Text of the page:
September 1, 2009 by hhewitt Filed under Good and Faithful Servant
Dr. Albert Mohler provides a surprising answer.
I see this a lot in my generation, the Millienials. Not wanting to offend, and wanting to be accepting of all. Backing away from the Truth that Jesus is the way, the truth and the life.
I went to a community group for a local church that catered to young adults for a few years. It wasn’t my own church but I had friends that went to the group. Diverse range of people, views, and various stages of their own walk with God. But this mentality would come through in what some were saying in the discussions we would have. Some people were not comfortable with the idea that there could be only one way.
My aunt introduced me to a program that Focus on the Family created called “The Truth Project”. Amazing series that teaches a biblical worldview that confronts the idea of relativistic truth.
Hugh, that would make for an interesting interview with Dr. Del Tackett of The Truth Project.
Steven, I see it among baby boomers, too; probably we infected you with it (*sorry*). It’s also indicative of people who want desperately to be liked, to just “get along.” Onward Christian Soldiers? eeuw, violent & distasteful & divisive. A number of issues are lining themselves up to be critical faith issues and first among them is, “What must I do to be saved?” As long as American *Christians* think that somehow being a good person gets you into heaven, yikes!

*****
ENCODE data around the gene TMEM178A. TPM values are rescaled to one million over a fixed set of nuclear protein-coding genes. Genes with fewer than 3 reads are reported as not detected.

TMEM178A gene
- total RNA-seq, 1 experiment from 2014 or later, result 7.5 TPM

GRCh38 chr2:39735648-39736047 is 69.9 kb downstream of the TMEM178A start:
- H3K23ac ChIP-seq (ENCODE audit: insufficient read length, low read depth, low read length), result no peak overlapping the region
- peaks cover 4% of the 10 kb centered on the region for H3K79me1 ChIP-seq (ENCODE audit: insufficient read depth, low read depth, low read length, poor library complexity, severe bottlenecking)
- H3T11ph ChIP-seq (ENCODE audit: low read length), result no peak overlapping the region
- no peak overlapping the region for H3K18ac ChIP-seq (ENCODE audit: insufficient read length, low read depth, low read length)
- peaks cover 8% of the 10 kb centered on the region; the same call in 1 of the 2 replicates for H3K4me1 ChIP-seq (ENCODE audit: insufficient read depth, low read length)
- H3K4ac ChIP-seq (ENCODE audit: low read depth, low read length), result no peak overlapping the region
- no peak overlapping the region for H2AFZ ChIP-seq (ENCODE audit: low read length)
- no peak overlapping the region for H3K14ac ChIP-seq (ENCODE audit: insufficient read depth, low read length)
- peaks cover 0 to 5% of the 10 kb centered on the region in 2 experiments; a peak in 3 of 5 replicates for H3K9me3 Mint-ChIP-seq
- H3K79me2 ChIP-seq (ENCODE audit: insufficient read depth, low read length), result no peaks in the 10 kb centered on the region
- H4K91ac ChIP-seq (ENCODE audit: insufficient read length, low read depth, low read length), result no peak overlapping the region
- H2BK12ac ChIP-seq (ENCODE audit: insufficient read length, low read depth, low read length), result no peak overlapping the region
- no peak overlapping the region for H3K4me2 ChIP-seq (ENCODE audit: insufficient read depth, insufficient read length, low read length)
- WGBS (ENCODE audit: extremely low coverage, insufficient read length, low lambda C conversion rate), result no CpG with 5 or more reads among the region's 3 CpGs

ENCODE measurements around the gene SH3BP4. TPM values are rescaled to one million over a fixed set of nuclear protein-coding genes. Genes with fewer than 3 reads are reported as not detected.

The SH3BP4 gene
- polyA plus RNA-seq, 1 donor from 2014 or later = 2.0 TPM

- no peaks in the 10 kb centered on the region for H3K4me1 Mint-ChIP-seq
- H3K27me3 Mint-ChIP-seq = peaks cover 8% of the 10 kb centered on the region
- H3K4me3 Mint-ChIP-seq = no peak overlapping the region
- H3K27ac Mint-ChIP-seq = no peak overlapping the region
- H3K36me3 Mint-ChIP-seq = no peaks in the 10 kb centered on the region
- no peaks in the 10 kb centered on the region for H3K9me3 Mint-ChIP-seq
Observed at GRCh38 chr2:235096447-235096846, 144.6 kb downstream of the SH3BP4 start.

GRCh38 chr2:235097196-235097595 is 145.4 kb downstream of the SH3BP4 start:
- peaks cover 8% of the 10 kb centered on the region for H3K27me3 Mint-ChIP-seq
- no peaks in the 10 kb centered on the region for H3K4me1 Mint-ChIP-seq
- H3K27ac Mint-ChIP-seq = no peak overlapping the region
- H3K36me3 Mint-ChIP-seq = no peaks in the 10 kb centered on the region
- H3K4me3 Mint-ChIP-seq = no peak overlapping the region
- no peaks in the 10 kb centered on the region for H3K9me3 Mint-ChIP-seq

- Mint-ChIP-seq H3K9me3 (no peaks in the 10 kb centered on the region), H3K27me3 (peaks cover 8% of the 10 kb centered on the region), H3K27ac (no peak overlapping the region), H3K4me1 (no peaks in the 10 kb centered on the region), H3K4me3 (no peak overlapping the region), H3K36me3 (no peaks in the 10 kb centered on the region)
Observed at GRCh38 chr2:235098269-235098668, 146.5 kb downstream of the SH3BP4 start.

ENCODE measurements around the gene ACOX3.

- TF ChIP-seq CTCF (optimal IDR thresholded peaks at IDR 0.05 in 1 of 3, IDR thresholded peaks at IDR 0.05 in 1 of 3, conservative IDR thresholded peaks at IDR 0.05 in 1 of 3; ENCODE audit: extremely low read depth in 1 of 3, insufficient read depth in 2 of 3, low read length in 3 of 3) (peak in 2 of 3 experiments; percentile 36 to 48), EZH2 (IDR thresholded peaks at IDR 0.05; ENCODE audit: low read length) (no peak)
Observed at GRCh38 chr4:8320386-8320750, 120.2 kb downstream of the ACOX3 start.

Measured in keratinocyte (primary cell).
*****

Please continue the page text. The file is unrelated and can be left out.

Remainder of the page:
The synoptic gospels all report the exchange between Jesus and the young man (sometimes described as the rich young ruler) who asked, “Good Master, what must I do to inherit eternal life?” and Jesus replied, “Why do you call Me good? None is good but God–” as if to say, *think about it* – do you recognize Who I Am?
But the end result is this: none is good, no human, no man, no woman, no child – we are all sinners and need that substitutionary atoning death of Jesus in our place. But oooh, if you say that, yikes, someone might be offended or *not like you anymore*… can’t have that.
The Truth Project sounds very interesting, Steven–
What I was taught, long long ago in college philosophy was that Pragmatism was a uniquely American contribution to the schools of philosophical thought. So no surprise that “your truth is true for you if it works” is becoming the de facto majority religion. So maybe we aren’t doing anything as exotic as becoming a nation of Hindus as much as we are down home American Pragmatists.
Really, there’s no point worrying about losing the culture. In that respect it’s midnight on the Titanic for Christianity in America (recall the Titanic hit the iceberg at 11:44 p.m. and was on it’s way to the bottom at midnight, although nobody really appreciated it at that hour).
So the question for the Church is how do we navigate the frigid water?
Will we be like Jack Harper (last hero of the Titanic, on the way from Scotland to Chicago to preach a series of meetings at Moody Church) who instructed the band to play “Nearer My God To Thee” and was heard in the water shouting to others he came across “Friend, are you saved?”
Remains to be seen I suppose.
“What I was taught, long long ago in college philosophy was that Pragmatism was a uniquely American contribution to the schools of philosophical thought.”
It’s no surprise that Tocqueville said America was a nation of mediocre intellectual means.